Lee N. Robins (b. 1922)
|Lee N. Robins, ca. 1991|
Lee Nelkens Robins came to national attention for her studies on psychiatric epidemiology and her work in the development of diagnostic criteria for psychiatric diagnoses. Her research has to led to the publication of more than 250 papers on suicide, substance abuse among adolescents and Vietnam War veterans, alcoholism, and antisocial disorders and behaviors in children. Robins is the author of Deviant Children Grow Up (1966) and the editor of 11 books. She has served on the National Advisory Council on Drug Abuse and is a member of the World Health Organization's expert advisory panel on mental health.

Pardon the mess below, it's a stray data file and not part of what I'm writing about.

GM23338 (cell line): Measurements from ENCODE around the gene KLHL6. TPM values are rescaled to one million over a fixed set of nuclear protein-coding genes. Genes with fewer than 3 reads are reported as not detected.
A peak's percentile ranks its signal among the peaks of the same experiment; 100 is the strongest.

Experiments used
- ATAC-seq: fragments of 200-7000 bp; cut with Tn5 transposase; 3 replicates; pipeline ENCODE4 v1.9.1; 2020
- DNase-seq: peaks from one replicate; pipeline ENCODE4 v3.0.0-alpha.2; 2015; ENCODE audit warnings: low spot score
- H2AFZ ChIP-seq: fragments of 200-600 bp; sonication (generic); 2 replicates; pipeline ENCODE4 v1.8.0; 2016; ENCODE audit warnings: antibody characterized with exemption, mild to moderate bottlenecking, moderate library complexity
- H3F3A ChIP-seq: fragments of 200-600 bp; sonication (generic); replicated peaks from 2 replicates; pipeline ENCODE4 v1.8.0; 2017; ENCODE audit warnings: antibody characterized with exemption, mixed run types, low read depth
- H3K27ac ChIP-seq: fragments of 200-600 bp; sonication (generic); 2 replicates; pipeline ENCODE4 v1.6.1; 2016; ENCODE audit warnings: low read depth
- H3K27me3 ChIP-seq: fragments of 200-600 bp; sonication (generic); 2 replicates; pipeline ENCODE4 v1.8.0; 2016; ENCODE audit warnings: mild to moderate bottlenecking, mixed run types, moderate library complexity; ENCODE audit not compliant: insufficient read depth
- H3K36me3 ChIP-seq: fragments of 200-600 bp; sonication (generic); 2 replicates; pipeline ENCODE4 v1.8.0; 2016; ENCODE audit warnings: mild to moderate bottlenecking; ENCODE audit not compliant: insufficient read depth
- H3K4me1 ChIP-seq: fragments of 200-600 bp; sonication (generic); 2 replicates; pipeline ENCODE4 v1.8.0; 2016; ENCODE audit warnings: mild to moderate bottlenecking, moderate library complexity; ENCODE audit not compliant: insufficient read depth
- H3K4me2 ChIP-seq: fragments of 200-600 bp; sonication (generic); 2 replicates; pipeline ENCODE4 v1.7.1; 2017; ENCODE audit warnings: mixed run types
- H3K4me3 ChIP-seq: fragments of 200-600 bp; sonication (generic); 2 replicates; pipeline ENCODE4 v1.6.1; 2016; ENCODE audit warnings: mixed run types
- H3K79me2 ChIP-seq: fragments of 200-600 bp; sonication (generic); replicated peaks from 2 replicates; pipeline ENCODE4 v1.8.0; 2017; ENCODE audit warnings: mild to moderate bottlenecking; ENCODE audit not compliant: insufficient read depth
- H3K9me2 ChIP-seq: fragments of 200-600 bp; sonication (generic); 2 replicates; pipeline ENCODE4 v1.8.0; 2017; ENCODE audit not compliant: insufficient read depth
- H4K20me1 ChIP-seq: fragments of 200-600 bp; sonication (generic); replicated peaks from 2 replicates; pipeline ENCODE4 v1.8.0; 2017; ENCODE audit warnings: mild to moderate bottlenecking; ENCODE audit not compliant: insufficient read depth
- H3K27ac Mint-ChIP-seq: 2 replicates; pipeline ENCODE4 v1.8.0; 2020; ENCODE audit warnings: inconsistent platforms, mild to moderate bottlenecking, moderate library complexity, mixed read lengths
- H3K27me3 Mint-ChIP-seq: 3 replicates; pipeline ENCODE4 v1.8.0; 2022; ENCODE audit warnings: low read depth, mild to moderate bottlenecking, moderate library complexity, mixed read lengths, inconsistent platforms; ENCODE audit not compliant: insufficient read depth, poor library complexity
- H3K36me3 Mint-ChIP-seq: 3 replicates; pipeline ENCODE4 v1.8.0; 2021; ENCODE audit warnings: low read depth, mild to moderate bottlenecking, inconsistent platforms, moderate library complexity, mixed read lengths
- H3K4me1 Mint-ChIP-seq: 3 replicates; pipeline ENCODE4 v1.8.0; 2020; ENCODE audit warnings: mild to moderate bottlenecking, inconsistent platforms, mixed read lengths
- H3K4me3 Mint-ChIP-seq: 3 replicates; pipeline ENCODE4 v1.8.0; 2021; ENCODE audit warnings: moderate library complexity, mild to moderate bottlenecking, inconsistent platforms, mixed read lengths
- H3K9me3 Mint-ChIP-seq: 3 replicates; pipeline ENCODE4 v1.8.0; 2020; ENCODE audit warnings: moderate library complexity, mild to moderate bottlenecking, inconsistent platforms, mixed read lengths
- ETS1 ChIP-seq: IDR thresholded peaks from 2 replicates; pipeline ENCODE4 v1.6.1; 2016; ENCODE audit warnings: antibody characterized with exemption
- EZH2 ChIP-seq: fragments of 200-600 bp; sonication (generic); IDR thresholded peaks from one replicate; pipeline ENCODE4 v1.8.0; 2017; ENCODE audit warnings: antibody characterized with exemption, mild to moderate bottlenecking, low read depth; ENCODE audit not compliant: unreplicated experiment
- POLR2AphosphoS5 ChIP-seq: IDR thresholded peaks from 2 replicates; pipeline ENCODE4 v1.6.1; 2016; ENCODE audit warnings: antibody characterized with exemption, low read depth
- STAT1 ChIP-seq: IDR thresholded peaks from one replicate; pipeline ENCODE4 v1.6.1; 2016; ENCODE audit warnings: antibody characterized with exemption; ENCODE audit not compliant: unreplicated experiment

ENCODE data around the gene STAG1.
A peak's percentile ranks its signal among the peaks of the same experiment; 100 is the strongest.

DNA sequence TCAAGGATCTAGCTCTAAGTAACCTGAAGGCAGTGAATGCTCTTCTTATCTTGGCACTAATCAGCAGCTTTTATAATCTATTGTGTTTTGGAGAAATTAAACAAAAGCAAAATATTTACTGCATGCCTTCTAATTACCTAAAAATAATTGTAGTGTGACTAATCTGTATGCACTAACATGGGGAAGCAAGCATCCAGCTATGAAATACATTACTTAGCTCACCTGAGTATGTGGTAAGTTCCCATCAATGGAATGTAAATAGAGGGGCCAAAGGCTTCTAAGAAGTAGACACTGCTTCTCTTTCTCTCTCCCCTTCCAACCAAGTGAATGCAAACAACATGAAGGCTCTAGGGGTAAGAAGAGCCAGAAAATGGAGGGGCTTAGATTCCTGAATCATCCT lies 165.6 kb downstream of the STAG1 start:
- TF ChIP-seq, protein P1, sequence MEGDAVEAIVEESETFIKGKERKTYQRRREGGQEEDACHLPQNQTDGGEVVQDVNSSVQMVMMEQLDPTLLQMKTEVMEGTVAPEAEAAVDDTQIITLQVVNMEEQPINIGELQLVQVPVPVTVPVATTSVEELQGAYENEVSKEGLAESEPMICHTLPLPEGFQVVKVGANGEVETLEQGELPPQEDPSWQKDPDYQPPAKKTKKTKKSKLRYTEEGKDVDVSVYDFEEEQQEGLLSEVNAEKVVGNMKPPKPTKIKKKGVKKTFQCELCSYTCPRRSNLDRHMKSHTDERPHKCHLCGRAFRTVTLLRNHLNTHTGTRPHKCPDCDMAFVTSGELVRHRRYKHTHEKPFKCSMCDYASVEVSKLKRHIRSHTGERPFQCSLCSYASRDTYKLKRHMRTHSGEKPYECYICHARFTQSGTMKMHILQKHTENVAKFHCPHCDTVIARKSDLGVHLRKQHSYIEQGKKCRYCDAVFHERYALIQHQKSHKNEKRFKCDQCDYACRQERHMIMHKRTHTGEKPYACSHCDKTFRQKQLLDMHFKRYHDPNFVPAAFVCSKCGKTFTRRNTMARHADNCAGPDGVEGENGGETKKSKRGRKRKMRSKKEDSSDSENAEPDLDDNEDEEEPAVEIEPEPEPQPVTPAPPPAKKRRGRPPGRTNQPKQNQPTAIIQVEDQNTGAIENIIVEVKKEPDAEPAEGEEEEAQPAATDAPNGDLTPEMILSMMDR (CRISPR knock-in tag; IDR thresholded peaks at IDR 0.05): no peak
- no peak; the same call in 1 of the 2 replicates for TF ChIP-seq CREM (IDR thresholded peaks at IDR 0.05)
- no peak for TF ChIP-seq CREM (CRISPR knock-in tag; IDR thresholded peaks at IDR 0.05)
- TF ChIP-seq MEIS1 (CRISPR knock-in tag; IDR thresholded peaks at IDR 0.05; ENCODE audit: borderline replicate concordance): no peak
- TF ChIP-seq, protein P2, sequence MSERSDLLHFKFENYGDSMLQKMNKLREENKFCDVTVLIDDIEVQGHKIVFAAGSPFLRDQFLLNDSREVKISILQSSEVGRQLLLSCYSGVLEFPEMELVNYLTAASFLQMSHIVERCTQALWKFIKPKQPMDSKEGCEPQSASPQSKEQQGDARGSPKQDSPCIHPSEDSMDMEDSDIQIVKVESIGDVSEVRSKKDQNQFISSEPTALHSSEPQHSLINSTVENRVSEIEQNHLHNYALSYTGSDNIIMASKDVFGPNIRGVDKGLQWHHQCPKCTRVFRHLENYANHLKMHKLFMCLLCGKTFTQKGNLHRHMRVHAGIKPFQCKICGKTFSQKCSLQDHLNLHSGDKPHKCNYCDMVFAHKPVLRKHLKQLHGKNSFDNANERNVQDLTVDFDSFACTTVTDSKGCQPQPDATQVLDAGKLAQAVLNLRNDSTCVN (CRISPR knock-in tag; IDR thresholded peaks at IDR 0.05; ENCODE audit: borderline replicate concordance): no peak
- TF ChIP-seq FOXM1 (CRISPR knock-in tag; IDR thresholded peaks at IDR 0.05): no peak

Lee Robins was born in New Orleans in 1922. She received a B.A. in 1942 and a M.A. in 1943, both from Radcliffe College. After serving as a research assistant in the Department of Psychiatry at Massachusetts General Hospital, Robins went on to earn a Ph.D. from Harvard University in 1951.
Lee Robins joined the faculty of Washington University School of Medicine in 1954 as a research assistant in the Department of Psychiatry. In 1959 she was promoted to assistant professor of Sociology, in 1962 to associate professor of Sociology, and in 1968 to professor of Sociology in Psychiatry. In December 1991 Robins was named a University Professor, a position which acknowledges distinguished scholars whose work overlaps various disciplines and schools. Robins founded and was the former director of the Washington University Master in Psychiatric Epidemiology Program. In October 1999 Robins was inducted into the American Academy of Arts and Sciences. Robins became professor emeritus of Sociology in Psychiatry in 2001.
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